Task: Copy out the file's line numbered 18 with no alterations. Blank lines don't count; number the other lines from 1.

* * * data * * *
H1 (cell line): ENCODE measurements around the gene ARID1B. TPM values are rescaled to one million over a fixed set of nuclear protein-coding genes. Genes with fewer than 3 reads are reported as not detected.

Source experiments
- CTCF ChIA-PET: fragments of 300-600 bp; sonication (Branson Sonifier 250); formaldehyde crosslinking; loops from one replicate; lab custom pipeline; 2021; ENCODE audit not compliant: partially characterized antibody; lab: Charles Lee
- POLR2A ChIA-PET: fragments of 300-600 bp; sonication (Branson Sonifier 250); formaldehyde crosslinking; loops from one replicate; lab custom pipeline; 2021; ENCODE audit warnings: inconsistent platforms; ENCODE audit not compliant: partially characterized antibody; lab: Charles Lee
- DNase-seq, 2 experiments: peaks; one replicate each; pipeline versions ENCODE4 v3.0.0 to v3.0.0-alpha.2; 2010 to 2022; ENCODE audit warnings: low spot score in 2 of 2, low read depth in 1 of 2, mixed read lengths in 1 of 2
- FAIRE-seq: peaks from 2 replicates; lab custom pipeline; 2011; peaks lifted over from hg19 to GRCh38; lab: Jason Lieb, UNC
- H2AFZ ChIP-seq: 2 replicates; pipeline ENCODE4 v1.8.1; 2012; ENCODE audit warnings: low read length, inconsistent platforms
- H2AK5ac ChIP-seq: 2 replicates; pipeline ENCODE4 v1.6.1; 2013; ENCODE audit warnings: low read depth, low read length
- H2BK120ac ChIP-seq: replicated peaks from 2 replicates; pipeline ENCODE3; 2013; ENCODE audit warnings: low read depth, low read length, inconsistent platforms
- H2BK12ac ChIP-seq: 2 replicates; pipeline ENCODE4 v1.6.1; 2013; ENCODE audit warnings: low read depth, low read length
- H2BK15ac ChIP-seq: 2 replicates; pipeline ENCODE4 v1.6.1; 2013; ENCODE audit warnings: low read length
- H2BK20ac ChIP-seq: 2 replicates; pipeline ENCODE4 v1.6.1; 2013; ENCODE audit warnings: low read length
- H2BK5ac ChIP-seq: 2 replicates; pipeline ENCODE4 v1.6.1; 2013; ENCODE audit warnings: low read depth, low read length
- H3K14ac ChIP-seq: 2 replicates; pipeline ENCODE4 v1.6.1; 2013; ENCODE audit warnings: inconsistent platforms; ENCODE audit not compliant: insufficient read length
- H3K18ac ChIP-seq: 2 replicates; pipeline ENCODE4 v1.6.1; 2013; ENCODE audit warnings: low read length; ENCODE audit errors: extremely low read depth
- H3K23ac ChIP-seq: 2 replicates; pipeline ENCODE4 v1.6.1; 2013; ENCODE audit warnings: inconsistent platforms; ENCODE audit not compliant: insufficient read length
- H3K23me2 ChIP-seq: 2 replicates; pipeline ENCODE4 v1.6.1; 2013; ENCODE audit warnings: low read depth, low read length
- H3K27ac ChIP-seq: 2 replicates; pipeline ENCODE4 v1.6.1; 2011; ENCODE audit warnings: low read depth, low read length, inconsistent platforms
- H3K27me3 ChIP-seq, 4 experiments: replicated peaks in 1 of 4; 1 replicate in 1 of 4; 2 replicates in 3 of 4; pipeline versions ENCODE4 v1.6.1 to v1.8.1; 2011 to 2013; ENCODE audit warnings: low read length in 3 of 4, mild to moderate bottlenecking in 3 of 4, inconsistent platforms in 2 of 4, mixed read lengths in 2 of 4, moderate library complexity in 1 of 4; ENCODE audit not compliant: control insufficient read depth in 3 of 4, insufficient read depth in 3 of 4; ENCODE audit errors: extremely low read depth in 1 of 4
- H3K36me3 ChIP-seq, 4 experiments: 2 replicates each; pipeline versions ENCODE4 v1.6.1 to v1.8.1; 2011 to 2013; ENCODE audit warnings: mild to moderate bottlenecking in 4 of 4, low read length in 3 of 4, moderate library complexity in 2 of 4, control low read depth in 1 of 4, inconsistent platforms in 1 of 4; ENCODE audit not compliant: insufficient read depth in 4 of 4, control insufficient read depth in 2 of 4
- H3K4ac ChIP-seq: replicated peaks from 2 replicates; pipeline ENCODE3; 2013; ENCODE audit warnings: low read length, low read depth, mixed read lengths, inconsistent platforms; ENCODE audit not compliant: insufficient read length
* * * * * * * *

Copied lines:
- H3K27ac ChIP-seq: 2 replicates; pipeline ENCODE4 v1.6.1; 2011; ENCODE audit warnings: low read depth, low read length, inconsistent platforms